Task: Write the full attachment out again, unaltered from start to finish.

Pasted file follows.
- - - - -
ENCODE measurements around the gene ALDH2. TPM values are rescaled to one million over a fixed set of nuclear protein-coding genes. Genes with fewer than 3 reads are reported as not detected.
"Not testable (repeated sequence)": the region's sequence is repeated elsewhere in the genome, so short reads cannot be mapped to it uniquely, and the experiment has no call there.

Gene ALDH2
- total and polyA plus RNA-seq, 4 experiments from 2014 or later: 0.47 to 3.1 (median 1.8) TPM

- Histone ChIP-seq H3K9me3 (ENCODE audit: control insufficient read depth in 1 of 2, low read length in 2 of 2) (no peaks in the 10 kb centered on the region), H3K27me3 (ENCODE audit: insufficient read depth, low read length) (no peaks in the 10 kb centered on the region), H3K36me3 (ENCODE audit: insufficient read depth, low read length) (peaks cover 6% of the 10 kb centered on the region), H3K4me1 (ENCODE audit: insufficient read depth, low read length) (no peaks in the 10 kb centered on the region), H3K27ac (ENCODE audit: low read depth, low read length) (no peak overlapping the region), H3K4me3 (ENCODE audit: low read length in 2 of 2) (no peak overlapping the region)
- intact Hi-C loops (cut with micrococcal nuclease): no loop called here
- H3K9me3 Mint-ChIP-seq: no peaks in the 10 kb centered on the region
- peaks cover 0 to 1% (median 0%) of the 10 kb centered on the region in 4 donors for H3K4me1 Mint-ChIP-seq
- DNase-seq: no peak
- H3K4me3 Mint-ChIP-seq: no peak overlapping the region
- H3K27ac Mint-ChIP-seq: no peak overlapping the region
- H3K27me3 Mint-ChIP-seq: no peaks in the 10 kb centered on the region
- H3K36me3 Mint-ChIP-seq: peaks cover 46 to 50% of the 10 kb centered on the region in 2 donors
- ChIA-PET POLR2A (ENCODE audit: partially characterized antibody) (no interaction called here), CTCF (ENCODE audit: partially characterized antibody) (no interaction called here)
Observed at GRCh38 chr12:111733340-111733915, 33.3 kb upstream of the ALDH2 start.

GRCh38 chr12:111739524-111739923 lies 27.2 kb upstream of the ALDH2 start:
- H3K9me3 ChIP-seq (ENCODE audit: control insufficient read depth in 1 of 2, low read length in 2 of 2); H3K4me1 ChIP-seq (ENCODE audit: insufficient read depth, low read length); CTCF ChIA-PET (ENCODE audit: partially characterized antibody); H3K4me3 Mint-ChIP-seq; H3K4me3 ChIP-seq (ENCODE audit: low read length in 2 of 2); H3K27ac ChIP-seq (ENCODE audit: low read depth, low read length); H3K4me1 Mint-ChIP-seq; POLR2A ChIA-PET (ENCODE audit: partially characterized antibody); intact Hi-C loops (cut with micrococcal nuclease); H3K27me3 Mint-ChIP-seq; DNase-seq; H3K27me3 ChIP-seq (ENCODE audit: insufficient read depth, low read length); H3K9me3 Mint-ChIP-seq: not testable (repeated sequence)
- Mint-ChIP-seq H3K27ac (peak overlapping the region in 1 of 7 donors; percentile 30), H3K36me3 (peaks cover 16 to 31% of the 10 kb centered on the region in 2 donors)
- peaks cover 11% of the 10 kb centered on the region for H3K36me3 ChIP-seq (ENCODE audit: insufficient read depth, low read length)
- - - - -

ENCODE measurements around the gene ALDH2. TPM values are rescaled to one million over a fixed set of nuclear protein-coding genes. Genes with fewer than 3 reads are reported as not detected.
"Not testable (repeated sequence)": the region's sequence is repeated elsewhere in the genome, so short reads cannot be mapped to it uniquely, and the experiment has no call there.

Gene ALDH2
- total and polyA plus RNA-seq, 4 experiments from 2014 or later: 0.47 to 3.1 (median 1.8) TPM

- Histone ChIP-seq H3K9me3 (ENCODE audit: control insufficient read depth in 1 of 2, low read length in 2 of 2) (no peaks in the 10 kb centered on the region), H3K27me3 (ENCODE audit: insufficient read depth, low read length) (no peaks in the 10 kb centered on the region), H3K36me3 (ENCODE audit: insufficient read depth, low read length) (peaks cover 6% of the 10 kb centered on the region), H3K4me1 (ENCODE audit: insufficient read depth, low read length) (no peaks in the 10 kb centered on the region), H3K27ac (ENCODE audit: low read depth, low read length) (no peak overlapping the region), H3K4me3 (ENCODE audit: low read length in 2 of 2) (no peak overlapping the region)
- intact Hi-C loops (cut with micrococcal nuclease): no loop called here
- H3K9me3 Mint-ChIP-seq: no peaks in the 10 kb centered on the region
- peaks cover 0 to 1% (median 0%) of the 10 kb centered on the region in 4 donors for H3K4me1 Mint-ChIP-seq
- DNase-seq: no peak
- H3K4me3 Mint-ChIP-seq: no peak overlapping the region
- H3K27ac Mint-ChIP-seq: no peak overlapping the region
- H3K27me3 Mint-ChIP-seq: no peaks in the 10 kb centered on the region
- H3K36me3 Mint-ChIP-seq: peaks cover 46 to 50% of the 10 kb centered on the region in 2 donors
- ChIA-PET POLR2A (ENCODE audit: partially characterized antibody) (no interaction called here), CTCF (ENCODE audit: partially characterized antibody) (no interaction called here)
Observed at GRCh38 chr12:111733340-111733915, 33.3 kb upstream of the ALDH2 start.

GRCh38 chr12:111739524-111739923 lies 27.2 kb upstream of the ALDH2 start:
- H3K9me3 ChIP-seq (ENCODE audit: control insufficient read depth in 1 of 2, low read length in 2 of 2); H3K4me1 ChIP-seq (ENCODE audit: insufficient read depth, low read length); CTCF ChIA-PET (ENCODE audit: partially characterized antibody); H3K4me3 Mint-ChIP-seq; H3K4me3 ChIP-seq (ENCODE audit: low read length in 2 of 2); H3K27ac ChIP-seq (ENCODE audit: low read depth, low read length); H3K4me1 Mint-ChIP-seq; POLR2A ChIA-PET (ENCODE audit: partially characterized antibody); intact Hi-C loops (cut with micrococcal nuclease); H3K27me3 Mint-ChIP-seq; DNase-seq; H3K27me3 ChIP-seq (ENCODE audit: insufficient read depth, low read length); H3K9me3 Mint-ChIP-seq: not testable (repeated sequence)
- Mint-ChIP-seq H3K27ac (peak overlapping the region in 1 of 7 donors; percentile 30), H3K36me3 (peaks cover 16 to 31% of the 10 kb centered on the region in 2 donors)
- peaks cover 11% of the 10 kb centered on the region for H3K36me3 ChIP-seq (ENCODE audit: insufficient read depth, low read length)